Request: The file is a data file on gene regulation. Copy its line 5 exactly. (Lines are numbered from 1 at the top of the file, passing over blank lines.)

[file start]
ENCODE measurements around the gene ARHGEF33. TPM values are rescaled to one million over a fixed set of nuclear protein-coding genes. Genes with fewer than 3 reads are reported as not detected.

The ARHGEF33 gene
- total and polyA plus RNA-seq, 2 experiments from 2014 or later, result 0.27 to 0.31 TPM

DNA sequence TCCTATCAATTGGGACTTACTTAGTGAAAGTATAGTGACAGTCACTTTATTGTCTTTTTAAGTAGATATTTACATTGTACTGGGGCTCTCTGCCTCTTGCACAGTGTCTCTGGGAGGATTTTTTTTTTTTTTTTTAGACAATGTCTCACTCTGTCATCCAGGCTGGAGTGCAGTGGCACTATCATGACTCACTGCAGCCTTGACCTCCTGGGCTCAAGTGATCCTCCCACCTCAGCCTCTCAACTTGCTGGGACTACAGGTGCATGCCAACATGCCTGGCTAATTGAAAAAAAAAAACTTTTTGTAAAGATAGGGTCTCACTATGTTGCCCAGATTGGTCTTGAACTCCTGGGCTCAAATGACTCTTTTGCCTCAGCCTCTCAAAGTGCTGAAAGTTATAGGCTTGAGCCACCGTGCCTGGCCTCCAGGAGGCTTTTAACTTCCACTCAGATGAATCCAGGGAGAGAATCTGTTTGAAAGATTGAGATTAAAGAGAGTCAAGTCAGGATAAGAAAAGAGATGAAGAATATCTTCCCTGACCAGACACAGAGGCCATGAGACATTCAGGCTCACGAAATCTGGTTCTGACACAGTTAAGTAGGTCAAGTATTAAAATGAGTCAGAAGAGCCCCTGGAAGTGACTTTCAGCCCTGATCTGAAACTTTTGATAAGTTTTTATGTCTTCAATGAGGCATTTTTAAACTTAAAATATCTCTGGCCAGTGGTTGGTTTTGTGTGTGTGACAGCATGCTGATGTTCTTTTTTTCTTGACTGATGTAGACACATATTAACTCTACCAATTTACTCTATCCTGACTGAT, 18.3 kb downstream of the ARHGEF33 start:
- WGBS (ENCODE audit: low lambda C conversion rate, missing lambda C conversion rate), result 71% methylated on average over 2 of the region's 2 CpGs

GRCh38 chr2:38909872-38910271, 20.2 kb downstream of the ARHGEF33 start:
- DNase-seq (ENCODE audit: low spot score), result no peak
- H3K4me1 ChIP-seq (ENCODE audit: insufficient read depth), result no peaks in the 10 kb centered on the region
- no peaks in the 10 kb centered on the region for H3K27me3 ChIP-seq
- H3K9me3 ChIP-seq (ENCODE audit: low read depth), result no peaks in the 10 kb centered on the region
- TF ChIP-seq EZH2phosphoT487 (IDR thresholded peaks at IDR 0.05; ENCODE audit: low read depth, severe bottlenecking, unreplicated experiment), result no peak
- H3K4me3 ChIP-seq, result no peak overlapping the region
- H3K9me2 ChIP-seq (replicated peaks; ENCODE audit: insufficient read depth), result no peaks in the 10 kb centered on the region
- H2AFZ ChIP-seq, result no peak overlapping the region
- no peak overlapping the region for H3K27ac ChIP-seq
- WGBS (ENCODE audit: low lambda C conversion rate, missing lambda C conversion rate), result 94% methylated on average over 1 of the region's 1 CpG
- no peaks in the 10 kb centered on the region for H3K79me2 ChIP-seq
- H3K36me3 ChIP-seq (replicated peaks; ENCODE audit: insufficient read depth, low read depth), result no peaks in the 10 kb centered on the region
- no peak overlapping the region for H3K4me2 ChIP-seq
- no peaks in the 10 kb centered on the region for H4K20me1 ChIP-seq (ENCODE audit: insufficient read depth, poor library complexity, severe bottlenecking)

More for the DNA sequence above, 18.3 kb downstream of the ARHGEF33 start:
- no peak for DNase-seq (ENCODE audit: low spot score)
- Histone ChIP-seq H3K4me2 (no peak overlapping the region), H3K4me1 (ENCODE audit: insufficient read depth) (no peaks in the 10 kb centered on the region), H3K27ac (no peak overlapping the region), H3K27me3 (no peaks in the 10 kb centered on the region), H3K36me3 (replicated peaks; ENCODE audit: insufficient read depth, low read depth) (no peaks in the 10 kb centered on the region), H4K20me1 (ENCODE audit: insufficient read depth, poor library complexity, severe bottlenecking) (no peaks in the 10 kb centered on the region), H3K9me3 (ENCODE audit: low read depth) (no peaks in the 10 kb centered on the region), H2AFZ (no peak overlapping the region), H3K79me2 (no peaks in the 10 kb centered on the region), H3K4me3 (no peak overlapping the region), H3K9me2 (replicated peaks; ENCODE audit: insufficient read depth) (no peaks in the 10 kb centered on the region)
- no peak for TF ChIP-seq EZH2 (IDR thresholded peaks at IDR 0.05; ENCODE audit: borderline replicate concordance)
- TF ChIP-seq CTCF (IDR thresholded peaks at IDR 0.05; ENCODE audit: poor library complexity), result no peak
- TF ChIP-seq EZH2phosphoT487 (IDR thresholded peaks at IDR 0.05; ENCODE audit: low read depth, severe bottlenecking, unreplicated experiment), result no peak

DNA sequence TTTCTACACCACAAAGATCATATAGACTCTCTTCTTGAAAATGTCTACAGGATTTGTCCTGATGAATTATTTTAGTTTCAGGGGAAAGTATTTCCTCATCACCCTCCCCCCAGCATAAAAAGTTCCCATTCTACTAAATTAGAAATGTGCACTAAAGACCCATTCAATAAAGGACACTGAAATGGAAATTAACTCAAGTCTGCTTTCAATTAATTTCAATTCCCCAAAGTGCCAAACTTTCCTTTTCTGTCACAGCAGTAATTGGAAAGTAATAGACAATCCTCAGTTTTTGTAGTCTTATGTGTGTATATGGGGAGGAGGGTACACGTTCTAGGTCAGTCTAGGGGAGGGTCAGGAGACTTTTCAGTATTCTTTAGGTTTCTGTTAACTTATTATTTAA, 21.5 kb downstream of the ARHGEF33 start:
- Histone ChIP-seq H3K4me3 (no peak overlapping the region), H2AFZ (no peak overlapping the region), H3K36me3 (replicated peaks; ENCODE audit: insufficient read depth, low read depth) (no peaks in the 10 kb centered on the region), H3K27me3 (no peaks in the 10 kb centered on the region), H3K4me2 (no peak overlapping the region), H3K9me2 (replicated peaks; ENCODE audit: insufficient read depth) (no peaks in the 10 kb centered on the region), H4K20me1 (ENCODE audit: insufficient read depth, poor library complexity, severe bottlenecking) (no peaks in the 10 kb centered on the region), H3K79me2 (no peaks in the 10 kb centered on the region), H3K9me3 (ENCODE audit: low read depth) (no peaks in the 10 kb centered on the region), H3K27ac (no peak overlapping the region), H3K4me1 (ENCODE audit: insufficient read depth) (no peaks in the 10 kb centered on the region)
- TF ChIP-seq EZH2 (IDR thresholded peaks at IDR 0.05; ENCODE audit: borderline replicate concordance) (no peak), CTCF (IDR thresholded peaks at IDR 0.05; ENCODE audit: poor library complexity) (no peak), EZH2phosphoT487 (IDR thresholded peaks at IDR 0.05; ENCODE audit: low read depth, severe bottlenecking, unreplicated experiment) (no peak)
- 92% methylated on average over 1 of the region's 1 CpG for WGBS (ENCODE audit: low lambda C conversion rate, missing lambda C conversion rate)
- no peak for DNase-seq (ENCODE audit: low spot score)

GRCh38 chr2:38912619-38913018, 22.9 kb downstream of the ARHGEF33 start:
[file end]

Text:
- WGBS (ENCODE audit: low lambda C conversion rate, missing lambda C conversion rate), result 71% methylated on average over 2 of the region's 2 CpGs